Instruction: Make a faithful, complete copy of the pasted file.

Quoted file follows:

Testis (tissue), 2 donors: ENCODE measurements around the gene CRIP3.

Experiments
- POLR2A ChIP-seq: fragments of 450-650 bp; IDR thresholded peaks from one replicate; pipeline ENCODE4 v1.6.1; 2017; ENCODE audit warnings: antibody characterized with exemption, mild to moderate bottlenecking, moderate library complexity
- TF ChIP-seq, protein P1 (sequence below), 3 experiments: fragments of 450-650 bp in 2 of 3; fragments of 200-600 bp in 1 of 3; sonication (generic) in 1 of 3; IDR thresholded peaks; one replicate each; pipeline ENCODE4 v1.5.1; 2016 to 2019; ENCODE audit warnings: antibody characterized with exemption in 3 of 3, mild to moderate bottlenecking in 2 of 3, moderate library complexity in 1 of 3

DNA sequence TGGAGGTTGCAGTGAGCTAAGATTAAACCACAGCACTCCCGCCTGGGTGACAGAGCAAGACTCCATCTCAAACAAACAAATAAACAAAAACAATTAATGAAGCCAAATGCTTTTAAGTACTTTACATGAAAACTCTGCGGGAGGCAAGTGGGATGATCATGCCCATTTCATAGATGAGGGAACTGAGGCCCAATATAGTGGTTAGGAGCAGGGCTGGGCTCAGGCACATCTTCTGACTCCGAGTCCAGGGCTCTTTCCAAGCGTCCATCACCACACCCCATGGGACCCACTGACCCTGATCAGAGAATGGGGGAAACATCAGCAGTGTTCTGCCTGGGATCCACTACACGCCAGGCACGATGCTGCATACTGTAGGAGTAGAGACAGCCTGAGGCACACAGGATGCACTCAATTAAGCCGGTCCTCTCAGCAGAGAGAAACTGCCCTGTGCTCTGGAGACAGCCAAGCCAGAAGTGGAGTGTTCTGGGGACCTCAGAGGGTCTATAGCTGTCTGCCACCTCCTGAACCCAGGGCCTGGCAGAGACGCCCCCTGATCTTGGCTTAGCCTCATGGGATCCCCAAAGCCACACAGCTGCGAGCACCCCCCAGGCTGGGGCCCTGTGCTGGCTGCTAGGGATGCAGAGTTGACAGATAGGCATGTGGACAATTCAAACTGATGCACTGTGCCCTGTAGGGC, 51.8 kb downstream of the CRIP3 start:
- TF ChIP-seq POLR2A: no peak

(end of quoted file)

Testis (tissue), 2 donors: ENCODE measurements around the gene CRIP3.

Experiments
- POLR2A ChIP-seq: fragments of 450-650 bp; IDR thresholded peaks from one replicate; pipeline ENCODE4 v1.6.1; 2017; ENCODE audit warnings: antibody characterized with exemption, mild to moderate bottlenecking, moderate library complexity
- TF ChIP-seq, protein P1 (sequence below), 3 experiments: fragments of 450-650 bp in 2 of 3; fragments of 200-600 bp in 1 of 3; sonication (generic) in 1 of 3; IDR thresholded peaks; one replicate each; pipeline ENCODE4 v1.5.1; 2016 to 2019; ENCODE audit warnings: antibody characterized with exemption in 3 of 3, mild to moderate bottlenecking in 2 of 3, moderate library complexity in 1 of 3

DNA sequence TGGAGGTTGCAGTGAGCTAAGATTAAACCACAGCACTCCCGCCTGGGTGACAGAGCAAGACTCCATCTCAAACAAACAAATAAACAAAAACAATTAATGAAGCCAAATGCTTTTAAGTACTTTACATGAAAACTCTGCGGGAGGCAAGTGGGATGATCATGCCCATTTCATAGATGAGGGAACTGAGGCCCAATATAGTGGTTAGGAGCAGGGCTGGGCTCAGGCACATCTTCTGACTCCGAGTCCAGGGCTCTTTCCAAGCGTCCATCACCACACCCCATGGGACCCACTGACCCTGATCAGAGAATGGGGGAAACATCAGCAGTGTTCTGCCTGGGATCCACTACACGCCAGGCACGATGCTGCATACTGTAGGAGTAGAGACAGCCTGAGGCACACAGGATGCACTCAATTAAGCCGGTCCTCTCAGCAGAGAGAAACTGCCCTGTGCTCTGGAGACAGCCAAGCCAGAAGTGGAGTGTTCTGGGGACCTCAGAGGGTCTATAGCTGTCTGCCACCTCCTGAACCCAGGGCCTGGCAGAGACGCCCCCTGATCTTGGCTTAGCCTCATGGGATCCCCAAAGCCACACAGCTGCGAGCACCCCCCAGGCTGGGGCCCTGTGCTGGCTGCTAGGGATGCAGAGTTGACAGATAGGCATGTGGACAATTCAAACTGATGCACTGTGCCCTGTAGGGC, 51.8 kb downstream of the CRIP3 start:
- TF ChIP-seq POLR2A: no peak